Nicola Sturgeon has said she will feel a “sense of relief” when she finally gets to speak about the breakdown in her relationship with Alex Salmond.
A rift developed between the First Minister and her predecessor Salmond after allegations of sexual harassment were made against him.
Both will give evidence to an Holyrood committee set up to examine how the Scottish Government handled the initial harassment claims.
Salmond launched a legal battle against Sturgeon’s administration over the way it dealt with the allegations and the Court of Session ruled in his favour in January 2019.
The court ordered the Scottish Government to pay Salmond more than £500,000 in legal costs, ruling its conduct had been “unlawful” and “tainted with apparent bias”.
Salmond was cleared of all criminal charges against him in a High Court case earlier this year.
Sturgeon, who served as his deputy for seven years, likened the breakdown in their relationship to the grieving process.
Speaking on the The Ladder programme on Times Radio, she said: “Imagine how it would feel, you know, for any reason and whatever the circumstances, if somebody that has been one of the biggest presences in your life, outside my own family, my husband, probably the most significant adult in my life for all of my adult life… and then imagine that they’re not in that role anymore.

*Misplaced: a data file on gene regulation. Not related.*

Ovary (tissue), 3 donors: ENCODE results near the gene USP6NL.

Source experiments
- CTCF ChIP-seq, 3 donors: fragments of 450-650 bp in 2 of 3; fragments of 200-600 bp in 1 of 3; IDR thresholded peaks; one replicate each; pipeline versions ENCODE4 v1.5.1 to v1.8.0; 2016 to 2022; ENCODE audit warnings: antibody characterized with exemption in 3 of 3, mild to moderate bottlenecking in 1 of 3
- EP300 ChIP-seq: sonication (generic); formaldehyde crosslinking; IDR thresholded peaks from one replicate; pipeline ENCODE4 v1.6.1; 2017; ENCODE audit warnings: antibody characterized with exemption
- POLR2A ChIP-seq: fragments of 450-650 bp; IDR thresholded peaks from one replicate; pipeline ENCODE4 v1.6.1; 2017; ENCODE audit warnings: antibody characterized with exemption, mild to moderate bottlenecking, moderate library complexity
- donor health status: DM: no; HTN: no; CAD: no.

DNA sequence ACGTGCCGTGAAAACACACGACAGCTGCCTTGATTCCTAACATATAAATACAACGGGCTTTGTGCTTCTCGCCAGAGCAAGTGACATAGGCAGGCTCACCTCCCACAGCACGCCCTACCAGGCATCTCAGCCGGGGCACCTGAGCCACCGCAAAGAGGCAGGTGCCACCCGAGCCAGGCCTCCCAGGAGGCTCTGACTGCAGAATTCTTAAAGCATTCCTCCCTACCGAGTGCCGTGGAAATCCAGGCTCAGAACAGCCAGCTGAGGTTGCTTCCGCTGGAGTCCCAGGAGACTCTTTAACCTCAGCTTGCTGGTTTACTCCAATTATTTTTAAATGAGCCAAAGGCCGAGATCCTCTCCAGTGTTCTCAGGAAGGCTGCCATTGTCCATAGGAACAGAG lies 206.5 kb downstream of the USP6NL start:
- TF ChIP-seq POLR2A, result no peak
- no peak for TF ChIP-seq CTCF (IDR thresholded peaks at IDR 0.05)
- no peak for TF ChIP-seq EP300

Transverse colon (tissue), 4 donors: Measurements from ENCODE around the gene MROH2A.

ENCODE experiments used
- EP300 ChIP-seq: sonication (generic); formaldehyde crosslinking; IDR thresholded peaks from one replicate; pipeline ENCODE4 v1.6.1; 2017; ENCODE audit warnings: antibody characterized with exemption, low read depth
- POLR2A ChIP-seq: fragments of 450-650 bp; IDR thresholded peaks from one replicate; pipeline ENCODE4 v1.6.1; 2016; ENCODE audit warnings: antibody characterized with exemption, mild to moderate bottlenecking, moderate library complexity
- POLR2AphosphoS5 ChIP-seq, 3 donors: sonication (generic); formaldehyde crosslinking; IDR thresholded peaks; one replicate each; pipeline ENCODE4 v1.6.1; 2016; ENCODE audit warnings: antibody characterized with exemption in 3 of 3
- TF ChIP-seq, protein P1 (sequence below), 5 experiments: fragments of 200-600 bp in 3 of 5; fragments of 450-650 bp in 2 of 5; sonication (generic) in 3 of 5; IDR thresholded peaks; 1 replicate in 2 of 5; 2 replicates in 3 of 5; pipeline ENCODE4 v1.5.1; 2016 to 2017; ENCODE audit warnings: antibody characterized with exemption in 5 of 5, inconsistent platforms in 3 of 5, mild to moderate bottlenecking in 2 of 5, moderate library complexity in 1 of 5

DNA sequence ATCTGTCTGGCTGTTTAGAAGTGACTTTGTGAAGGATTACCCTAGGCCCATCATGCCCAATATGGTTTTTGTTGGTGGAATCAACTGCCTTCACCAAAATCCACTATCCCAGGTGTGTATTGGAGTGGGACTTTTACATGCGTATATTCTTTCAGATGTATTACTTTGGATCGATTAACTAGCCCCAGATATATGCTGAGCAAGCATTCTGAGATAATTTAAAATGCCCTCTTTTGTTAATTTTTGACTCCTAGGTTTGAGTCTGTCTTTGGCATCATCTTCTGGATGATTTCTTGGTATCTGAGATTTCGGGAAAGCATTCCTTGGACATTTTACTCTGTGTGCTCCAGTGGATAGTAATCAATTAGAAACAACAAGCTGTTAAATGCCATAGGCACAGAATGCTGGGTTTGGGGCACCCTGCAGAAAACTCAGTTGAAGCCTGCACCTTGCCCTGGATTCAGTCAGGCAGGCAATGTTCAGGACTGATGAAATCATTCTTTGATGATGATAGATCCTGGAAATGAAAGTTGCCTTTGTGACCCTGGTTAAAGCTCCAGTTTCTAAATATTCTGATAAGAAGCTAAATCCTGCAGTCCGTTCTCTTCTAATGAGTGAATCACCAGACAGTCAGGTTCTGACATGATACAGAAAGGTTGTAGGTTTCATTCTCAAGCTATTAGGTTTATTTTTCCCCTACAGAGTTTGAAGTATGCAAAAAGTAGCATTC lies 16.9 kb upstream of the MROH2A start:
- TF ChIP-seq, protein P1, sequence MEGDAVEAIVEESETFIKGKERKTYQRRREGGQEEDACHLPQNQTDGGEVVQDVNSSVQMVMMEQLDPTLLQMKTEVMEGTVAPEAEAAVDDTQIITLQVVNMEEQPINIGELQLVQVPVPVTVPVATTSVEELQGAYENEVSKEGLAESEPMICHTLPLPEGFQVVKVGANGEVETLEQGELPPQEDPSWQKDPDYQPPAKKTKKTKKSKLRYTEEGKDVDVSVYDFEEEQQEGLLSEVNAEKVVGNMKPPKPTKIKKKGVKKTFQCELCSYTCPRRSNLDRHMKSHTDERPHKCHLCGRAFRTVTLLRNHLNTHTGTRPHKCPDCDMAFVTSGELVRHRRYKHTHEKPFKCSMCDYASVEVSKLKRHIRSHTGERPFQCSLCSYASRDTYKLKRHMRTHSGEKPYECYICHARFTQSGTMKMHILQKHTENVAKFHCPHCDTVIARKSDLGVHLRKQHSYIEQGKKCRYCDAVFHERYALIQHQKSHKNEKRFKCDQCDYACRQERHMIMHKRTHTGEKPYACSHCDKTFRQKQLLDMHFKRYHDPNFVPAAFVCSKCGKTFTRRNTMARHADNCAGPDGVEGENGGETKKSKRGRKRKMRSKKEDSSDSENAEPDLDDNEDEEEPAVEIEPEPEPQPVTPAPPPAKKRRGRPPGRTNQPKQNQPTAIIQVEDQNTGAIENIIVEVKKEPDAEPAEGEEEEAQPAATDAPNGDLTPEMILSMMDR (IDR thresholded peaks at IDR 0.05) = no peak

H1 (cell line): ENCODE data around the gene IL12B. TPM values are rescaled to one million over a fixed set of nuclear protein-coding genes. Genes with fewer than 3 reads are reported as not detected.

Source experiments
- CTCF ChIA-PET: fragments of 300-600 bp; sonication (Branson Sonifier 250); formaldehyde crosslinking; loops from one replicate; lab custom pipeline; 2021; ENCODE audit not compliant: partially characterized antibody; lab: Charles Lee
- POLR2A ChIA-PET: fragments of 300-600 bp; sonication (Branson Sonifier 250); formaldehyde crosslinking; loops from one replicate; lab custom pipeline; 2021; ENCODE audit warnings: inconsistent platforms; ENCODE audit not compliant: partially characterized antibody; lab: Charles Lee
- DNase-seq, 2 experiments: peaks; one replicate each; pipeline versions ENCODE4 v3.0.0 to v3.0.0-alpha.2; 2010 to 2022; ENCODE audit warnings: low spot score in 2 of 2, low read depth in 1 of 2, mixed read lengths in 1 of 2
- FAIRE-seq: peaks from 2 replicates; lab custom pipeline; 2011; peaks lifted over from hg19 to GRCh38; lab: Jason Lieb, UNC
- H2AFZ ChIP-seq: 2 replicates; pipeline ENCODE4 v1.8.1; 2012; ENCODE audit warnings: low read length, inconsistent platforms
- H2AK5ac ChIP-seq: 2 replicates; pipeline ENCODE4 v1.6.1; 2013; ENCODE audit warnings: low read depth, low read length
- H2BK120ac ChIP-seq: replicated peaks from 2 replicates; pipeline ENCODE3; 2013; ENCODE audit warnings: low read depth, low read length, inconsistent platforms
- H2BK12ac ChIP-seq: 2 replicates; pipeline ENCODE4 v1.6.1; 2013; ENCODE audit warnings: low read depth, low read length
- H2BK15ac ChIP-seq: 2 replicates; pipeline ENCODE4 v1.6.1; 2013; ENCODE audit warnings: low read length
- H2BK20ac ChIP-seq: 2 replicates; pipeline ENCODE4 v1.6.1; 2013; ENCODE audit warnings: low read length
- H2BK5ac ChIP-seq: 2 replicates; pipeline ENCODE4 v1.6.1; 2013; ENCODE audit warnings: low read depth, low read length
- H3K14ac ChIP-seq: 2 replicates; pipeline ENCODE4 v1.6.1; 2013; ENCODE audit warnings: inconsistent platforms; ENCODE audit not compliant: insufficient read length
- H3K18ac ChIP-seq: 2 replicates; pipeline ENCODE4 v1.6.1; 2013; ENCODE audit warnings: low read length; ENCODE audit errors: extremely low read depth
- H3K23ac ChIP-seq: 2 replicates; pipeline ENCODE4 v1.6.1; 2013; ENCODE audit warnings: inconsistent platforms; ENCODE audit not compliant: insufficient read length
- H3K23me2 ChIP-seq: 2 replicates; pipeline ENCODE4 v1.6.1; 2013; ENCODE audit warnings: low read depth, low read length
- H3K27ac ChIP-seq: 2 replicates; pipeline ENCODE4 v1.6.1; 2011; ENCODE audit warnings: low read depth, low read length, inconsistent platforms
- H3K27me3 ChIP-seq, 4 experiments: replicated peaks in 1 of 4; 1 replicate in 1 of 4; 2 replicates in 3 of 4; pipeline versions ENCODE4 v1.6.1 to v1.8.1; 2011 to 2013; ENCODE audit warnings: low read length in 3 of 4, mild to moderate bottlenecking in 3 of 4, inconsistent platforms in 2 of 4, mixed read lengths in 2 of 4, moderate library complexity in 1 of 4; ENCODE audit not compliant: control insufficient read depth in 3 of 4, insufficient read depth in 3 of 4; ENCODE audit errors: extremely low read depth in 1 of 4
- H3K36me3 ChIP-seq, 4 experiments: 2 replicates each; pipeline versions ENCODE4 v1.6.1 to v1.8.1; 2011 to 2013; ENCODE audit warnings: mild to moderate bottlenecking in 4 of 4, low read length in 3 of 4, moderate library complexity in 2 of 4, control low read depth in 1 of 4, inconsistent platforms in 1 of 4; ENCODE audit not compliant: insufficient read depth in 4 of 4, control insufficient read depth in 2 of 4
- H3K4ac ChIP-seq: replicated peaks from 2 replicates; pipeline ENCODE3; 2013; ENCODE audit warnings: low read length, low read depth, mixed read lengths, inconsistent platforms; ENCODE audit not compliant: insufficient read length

“And it’s difficult. I’ve not been able to talk about this because of the criminal trial and then when the criminal trial ended, I was immersed, as I still am, in Covid.
“I will get the opportunity to talk about that in the parliamentary inquiries that are to come.
“While I wouldn’t say I relish that prospect at all, there will to some extent be a sense of relief at just being able to have my say and put my side across and then let people make up their own minds.”
Speaking about the change in relationship with the man who was her mentor, Sturgeon added: “There is a sense of something that I suppose is not a million miles from a grieving process, but you know, we all go through difficult things and we have to cope with them.”
She went on to say she believes Scotland will become independent “sooner rather than later”, adding that will see the country become “an equal partner” with the rest of the UK.